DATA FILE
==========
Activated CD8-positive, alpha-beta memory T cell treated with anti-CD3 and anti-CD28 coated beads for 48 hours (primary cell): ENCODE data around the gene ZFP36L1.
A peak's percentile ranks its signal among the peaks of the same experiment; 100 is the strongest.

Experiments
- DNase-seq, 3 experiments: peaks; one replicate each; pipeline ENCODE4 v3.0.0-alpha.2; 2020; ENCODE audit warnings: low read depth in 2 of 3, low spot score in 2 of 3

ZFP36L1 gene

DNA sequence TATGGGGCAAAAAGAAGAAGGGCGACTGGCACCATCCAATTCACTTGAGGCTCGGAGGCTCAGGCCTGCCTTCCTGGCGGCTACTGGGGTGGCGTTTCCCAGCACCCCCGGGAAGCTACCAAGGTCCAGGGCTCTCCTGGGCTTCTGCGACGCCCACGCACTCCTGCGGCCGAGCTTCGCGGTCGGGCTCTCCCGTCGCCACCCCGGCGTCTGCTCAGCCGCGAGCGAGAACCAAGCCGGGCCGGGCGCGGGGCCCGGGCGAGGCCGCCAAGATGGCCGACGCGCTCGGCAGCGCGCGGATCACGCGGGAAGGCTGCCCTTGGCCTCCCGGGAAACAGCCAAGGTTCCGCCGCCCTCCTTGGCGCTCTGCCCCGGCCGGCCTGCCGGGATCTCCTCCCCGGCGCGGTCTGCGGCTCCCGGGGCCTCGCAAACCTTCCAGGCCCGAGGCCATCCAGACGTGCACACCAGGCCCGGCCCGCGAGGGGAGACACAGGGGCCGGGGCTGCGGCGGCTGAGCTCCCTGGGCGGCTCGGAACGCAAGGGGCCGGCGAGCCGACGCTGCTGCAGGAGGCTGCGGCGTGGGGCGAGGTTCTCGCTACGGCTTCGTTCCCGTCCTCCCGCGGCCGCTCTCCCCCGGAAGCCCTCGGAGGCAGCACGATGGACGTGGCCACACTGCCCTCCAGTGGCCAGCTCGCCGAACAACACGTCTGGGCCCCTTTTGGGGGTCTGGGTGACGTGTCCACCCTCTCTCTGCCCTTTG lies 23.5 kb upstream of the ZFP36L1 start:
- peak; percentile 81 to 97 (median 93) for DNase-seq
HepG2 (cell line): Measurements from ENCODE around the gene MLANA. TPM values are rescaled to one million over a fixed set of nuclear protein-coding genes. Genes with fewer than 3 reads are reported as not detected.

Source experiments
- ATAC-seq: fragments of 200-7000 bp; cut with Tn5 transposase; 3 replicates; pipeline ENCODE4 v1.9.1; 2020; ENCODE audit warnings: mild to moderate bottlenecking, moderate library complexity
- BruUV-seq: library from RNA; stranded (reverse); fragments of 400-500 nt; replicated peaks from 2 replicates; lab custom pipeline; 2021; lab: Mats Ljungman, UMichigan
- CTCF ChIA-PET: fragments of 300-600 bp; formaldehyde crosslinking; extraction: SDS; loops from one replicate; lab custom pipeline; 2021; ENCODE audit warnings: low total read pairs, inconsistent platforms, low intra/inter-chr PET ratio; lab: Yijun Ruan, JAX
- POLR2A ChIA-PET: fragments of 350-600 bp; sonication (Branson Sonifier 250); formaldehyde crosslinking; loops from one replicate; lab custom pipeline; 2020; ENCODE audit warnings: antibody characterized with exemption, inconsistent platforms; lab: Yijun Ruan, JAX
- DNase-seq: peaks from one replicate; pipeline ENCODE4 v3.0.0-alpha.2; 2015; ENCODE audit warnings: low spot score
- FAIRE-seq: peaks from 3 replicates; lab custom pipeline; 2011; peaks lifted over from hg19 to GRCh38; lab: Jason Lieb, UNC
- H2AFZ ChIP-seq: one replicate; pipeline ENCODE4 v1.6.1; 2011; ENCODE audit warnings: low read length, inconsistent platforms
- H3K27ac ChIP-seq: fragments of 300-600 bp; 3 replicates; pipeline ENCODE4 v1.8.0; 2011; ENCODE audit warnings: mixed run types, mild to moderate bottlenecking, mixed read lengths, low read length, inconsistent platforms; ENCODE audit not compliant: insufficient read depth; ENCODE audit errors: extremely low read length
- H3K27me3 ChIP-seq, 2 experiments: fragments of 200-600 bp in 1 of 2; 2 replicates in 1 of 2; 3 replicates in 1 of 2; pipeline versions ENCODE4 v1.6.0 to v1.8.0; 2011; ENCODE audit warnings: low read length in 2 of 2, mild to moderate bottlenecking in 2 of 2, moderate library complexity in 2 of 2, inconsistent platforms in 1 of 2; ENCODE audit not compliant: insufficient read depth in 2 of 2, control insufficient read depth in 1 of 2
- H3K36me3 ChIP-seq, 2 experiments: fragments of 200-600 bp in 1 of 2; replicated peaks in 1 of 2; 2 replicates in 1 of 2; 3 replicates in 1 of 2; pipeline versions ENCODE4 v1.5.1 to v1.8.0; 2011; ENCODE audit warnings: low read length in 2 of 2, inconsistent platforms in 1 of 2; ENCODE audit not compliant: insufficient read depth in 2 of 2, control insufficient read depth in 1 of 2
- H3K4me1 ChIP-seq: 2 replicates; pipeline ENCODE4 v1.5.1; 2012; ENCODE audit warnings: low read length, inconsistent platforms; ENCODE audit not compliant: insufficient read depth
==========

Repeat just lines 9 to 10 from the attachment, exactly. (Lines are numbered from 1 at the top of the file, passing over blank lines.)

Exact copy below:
Source experiments
- ATAC-seq: fragments of 200-7000 bp; cut with Tn5 transposase; 3 replicates; pipeline ENCODE4 v1.9.1; 2020; ENCODE audit warnings: mild to moderate bottlenecking, moderate library complexity